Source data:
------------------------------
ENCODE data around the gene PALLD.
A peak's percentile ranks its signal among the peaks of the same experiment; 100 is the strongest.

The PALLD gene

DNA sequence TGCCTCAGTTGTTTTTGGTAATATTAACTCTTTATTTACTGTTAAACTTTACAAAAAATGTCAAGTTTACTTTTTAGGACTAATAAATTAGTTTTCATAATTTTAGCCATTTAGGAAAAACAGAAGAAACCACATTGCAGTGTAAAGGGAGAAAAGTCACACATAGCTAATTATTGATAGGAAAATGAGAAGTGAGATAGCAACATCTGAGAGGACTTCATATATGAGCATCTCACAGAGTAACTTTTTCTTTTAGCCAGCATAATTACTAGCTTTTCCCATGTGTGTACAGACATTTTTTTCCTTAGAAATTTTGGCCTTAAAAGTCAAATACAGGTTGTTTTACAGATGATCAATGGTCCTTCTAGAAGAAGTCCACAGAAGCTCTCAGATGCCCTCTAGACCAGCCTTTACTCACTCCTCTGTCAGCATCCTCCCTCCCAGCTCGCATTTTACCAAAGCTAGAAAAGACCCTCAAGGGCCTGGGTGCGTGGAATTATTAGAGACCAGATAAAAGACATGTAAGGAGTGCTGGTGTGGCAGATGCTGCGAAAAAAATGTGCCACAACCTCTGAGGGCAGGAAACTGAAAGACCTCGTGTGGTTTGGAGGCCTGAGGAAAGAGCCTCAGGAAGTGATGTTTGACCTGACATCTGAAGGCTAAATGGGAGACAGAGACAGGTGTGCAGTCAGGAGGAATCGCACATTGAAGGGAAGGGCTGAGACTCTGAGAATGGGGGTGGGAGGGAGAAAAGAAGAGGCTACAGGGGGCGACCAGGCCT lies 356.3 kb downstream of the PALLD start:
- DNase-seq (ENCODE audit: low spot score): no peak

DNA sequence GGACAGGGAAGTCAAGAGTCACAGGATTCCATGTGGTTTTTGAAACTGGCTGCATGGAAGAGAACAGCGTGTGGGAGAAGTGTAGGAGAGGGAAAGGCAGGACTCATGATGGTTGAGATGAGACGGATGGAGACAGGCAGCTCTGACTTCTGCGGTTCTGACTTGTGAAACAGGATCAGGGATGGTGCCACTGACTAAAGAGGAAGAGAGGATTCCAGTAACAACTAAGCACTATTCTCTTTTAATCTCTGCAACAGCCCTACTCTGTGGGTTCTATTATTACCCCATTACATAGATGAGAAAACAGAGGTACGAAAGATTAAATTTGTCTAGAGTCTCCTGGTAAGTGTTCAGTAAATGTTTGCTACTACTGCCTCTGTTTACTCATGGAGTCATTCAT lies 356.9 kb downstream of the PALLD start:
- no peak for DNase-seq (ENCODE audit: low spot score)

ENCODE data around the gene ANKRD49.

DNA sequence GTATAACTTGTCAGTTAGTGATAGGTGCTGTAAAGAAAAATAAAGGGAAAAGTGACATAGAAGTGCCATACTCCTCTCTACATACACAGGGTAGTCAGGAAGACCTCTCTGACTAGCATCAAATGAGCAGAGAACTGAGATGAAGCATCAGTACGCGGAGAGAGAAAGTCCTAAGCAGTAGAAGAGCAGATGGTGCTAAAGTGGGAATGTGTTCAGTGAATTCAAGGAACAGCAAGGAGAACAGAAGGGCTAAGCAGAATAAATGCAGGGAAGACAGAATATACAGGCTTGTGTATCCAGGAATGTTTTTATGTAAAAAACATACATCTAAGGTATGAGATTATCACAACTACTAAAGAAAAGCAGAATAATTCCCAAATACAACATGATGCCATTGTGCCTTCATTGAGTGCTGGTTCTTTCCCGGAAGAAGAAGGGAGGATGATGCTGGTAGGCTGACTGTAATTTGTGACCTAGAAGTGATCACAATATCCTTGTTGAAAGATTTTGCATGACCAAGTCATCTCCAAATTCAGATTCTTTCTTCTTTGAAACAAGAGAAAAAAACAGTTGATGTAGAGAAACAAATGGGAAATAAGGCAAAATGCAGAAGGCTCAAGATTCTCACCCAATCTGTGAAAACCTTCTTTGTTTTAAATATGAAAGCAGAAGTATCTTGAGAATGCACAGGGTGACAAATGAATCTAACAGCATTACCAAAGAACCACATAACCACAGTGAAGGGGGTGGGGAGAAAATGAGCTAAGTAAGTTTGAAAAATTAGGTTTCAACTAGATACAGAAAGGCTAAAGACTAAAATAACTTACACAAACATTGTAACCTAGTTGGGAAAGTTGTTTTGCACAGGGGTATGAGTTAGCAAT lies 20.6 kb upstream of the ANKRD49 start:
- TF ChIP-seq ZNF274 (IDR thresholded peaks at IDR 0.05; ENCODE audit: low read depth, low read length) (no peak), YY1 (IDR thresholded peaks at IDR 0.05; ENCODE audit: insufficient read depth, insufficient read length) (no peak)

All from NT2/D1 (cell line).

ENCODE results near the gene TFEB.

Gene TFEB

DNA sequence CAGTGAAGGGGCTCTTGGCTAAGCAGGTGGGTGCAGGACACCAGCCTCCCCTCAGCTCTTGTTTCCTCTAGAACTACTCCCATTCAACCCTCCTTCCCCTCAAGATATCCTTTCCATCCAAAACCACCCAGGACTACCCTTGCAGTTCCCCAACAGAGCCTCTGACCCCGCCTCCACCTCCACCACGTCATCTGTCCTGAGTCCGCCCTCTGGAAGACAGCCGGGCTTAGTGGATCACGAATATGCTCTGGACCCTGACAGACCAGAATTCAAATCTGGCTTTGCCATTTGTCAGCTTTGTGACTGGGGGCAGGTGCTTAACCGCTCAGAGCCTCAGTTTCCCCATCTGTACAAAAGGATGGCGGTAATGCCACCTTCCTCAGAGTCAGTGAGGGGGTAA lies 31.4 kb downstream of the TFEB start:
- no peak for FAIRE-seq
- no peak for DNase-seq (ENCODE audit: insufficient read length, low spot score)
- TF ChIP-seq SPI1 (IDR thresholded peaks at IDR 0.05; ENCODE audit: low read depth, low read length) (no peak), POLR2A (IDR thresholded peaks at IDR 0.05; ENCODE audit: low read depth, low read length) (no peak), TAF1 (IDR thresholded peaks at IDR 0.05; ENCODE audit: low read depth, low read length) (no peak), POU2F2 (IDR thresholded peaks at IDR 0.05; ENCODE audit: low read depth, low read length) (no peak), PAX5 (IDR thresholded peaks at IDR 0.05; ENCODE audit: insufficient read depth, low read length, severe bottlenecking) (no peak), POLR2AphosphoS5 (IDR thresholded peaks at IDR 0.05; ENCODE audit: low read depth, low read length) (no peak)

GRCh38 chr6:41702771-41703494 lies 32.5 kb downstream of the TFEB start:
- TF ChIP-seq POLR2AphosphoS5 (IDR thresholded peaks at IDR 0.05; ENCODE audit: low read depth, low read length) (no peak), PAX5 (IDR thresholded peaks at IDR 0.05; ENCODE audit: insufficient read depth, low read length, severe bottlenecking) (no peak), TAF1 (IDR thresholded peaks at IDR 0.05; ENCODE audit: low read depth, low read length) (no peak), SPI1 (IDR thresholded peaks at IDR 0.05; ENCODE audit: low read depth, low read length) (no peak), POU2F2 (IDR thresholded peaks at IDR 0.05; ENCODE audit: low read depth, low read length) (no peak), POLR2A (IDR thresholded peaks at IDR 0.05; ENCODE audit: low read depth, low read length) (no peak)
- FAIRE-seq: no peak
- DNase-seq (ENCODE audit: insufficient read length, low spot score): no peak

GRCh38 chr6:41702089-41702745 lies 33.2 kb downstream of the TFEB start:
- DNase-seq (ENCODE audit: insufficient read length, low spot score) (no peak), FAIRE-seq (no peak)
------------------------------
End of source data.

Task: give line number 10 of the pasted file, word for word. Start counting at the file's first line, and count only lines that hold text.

- TF ChIP-seq ZNF274 (IDR thresholded peaks at IDR 0.05; ENCODE audit: low read depth, low read length) (no peak), YY1 (IDR thresholded peaks at IDR 0.05; ENCODE audit: insufficient read depth, insufficient read length) (no peak)